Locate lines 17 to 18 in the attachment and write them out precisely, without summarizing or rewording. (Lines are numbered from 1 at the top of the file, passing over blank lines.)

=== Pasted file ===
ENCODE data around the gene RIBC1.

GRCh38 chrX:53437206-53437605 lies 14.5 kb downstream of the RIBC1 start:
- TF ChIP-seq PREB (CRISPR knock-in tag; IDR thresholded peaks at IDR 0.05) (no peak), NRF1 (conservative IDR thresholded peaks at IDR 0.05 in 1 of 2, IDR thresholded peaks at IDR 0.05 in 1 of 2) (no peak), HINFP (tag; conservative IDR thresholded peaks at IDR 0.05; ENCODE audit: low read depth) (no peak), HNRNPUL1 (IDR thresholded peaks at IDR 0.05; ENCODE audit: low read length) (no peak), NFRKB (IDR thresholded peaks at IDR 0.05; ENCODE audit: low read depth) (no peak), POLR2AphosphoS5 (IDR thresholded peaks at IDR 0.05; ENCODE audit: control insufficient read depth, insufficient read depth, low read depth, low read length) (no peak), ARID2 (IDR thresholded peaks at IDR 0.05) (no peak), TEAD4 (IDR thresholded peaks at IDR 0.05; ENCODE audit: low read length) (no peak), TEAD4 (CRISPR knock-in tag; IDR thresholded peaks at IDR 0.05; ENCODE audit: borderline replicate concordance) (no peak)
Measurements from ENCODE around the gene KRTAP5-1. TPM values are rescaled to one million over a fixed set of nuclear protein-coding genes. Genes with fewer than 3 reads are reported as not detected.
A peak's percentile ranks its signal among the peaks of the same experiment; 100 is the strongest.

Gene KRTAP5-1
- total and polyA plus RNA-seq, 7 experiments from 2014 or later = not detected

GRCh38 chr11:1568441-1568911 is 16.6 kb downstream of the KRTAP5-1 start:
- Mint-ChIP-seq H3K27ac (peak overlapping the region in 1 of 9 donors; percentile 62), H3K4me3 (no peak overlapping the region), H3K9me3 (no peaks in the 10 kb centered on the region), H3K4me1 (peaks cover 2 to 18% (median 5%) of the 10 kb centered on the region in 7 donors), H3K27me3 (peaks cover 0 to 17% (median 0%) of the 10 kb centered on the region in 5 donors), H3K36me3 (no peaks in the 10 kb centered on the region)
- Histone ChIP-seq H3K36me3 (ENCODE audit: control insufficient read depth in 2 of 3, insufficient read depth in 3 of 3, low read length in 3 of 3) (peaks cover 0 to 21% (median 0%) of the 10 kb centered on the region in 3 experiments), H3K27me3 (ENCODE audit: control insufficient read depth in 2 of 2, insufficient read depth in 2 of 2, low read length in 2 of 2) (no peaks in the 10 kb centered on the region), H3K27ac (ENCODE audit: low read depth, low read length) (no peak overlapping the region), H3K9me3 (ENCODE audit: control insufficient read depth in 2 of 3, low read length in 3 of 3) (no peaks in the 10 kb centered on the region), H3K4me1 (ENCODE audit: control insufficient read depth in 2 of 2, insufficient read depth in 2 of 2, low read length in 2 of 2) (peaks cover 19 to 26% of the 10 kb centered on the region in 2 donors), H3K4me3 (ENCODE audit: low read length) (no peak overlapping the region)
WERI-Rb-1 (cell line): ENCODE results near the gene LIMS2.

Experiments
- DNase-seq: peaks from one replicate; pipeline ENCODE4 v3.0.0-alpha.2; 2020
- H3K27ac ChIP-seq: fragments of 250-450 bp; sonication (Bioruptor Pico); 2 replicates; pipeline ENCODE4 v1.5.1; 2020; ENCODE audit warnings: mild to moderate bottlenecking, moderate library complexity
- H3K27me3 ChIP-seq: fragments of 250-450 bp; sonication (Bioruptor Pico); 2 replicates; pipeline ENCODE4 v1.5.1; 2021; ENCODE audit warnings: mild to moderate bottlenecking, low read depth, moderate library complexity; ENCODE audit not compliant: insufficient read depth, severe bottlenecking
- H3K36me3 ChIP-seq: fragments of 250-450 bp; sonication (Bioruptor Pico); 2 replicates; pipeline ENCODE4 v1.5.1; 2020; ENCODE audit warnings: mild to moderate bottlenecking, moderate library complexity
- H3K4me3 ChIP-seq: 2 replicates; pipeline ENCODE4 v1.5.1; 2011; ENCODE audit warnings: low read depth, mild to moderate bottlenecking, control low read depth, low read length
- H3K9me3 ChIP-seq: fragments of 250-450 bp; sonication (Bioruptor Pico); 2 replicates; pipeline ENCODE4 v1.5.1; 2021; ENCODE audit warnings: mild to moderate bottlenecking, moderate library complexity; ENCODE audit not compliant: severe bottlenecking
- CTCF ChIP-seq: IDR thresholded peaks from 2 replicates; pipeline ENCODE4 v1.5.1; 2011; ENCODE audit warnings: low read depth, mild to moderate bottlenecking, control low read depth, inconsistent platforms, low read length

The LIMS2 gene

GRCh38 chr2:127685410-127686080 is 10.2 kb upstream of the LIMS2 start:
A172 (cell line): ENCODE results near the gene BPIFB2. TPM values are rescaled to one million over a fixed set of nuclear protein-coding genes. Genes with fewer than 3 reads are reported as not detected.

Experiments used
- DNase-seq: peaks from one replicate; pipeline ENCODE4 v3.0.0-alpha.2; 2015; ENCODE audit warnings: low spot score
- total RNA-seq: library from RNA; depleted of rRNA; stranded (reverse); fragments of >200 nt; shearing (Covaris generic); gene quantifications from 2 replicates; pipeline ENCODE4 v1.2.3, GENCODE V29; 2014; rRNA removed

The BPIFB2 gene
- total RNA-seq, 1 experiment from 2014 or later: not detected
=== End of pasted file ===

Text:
- H3K4me3 ChIP-seq: 2 replicates; pipeline ENCODE4 v1.5.1; 2011; ENCODE audit warnings: low read depth, mild to moderate bottlenecking, control low read depth, low read length
- H3K9me3 ChIP-seq: fragments of 250-450 bp; sonication (Bioruptor Pico); 2 replicates; pipeline ENCODE4 v1.5.1; 2021; ENCODE audit warnings: mild to moderate bottlenecking, moderate library complexity; ENCODE audit not compliant: severe bottlenecking